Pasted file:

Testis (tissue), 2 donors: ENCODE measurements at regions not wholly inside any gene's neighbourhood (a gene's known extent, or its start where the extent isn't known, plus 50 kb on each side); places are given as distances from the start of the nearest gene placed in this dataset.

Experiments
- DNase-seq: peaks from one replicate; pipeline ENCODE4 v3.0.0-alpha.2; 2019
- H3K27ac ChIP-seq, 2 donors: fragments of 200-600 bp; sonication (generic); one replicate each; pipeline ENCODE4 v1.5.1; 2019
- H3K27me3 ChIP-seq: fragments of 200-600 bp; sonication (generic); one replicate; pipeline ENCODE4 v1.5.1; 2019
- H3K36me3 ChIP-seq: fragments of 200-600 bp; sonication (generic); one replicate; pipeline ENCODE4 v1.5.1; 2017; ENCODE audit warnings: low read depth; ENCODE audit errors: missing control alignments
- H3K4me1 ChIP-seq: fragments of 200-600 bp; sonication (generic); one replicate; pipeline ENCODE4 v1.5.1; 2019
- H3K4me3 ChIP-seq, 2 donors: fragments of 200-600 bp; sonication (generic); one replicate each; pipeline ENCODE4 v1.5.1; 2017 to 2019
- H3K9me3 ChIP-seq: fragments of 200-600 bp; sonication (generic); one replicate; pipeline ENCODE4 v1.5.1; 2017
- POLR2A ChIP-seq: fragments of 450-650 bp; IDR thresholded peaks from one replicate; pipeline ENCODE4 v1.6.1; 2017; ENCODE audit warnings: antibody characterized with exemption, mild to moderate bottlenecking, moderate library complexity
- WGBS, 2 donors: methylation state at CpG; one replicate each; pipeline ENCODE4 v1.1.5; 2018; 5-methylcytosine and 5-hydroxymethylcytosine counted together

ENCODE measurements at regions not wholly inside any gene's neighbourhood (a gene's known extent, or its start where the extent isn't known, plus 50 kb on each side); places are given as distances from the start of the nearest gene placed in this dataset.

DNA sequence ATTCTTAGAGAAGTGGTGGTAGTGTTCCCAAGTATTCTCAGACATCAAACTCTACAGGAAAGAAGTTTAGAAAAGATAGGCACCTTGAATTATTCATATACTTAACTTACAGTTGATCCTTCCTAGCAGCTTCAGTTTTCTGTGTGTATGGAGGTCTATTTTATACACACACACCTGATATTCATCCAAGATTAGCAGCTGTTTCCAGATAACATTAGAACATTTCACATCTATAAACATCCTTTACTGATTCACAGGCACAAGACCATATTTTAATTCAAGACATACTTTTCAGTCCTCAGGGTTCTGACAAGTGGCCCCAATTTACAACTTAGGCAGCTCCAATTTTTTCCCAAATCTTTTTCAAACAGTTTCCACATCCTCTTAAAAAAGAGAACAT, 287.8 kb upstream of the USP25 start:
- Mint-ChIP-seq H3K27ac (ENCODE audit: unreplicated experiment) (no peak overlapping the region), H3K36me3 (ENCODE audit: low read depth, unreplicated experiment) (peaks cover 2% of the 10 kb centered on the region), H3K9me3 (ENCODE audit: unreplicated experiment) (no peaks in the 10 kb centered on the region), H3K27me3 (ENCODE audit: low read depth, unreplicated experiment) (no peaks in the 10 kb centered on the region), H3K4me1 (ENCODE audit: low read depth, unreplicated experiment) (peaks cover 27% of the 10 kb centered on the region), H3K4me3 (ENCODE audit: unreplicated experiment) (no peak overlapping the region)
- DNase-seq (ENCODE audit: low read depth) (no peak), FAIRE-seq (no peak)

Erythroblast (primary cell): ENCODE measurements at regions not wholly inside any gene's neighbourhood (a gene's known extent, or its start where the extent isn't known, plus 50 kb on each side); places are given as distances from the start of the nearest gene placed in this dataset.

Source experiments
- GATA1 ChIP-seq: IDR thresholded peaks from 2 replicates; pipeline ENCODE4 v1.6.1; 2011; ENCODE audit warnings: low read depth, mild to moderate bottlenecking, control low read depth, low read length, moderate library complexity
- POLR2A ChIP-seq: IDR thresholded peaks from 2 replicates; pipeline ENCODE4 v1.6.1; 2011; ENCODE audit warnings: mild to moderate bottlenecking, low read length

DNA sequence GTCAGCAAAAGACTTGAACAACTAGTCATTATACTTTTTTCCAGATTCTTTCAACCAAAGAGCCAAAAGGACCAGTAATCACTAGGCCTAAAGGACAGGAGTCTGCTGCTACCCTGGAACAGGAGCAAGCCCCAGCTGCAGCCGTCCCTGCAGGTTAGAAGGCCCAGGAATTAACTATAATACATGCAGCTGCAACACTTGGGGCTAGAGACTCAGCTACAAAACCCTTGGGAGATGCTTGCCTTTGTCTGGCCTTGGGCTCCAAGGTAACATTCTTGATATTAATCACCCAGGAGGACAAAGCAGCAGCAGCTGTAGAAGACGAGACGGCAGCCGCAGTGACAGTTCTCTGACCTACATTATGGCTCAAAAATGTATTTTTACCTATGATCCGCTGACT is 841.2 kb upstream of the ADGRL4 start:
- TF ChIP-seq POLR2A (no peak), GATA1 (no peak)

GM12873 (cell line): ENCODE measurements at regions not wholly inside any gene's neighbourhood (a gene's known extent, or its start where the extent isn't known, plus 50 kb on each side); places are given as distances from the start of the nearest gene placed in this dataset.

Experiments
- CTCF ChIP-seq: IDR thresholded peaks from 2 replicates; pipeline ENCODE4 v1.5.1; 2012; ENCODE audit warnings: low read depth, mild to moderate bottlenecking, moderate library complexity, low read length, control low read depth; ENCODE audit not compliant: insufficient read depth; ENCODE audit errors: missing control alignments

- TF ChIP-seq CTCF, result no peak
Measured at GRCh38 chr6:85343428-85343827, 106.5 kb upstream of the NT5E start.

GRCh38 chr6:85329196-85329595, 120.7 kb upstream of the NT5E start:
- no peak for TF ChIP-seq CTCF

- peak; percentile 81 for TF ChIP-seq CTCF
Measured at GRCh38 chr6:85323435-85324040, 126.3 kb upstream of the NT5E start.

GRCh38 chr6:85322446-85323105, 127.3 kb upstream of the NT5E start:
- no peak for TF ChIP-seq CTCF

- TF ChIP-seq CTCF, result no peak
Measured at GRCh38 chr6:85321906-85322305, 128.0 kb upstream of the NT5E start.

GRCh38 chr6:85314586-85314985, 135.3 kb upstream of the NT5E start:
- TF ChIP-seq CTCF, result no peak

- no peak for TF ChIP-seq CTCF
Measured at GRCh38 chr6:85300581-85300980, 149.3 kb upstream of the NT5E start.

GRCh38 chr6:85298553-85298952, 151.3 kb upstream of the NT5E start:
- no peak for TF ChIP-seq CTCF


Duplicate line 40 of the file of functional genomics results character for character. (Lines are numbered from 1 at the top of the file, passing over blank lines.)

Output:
- no peak for TF ChIP-seq CTCF